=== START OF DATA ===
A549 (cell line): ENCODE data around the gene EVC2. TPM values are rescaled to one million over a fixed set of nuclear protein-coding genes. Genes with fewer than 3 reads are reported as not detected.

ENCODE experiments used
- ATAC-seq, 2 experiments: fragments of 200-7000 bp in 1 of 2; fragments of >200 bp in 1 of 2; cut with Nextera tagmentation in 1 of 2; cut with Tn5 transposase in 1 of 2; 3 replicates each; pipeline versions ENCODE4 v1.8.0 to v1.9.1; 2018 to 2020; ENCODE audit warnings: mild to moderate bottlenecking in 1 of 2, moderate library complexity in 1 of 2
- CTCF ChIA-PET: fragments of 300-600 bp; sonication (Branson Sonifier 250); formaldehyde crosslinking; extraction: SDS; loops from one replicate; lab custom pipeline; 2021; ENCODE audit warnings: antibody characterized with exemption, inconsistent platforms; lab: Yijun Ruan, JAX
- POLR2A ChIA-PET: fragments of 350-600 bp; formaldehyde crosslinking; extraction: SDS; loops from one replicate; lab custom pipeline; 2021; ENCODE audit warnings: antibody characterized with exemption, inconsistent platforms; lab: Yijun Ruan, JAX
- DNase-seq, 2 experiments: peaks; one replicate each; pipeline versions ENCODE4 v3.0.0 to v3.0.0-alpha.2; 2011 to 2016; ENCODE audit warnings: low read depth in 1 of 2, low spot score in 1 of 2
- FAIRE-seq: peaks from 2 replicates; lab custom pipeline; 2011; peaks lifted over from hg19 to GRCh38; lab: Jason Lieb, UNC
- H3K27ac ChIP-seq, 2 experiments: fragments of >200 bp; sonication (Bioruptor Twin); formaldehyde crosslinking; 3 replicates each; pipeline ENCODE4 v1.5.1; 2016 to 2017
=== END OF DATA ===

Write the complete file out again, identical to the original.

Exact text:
A549 (cell line): ENCODE data around the gene EVC2. TPM values are rescaled to one million over a fixed set of nuclear protein-coding genes. Genes with fewer than 3 reads are reported as not detected.

ENCODE experiments used
- ATAC-seq, 2 experiments: fragments of 200-7000 bp in 1 of 2; fragments of >200 bp in 1 of 2; cut with Nextera tagmentation in 1 of 2; cut with Tn5 transposase in 1 of 2; 3 replicates each; pipeline versions ENCODE4 v1.8.0 to v1.9.1; 2018 to 2020; ENCODE audit warnings: mild to moderate bottlenecking in 1 of 2, moderate library complexity in 1 of 2
- CTCF ChIA-PET: fragments of 300-600 bp; sonication (Branson Sonifier 250); formaldehyde crosslinking; extraction: SDS; loops from one replicate; lab custom pipeline; 2021; ENCODE audit warnings: antibody characterized with exemption, inconsistent platforms; lab: Yijun Ruan, JAX
- POLR2A ChIA-PET: fragments of 350-600 bp; formaldehyde crosslinking; extraction: SDS; loops from one replicate; lab custom pipeline; 2021; ENCODE audit warnings: antibody characterized with exemption, inconsistent platforms; lab: Yijun Ruan, JAX
- DNase-seq, 2 experiments: peaks; one replicate each; pipeline versions ENCODE4 v3.0.0 to v3.0.0-alpha.2; 2011 to 2016; ENCODE audit warnings: low read depth in 1 of 2, low spot score in 1 of 2
- FAIRE-seq: peaks from 2 replicates; lab custom pipeline; 2011; peaks lifted over from hg19 to GRCh38; lab: Jason Lieb, UNC
- H3K27ac ChIP-seq, 2 experiments: fragments of >200 bp; sonication (Bioruptor Twin); formaldehyde crosslinking; 3 replicates each; pipeline ENCODE4 v1.5.1; 2016 to 2017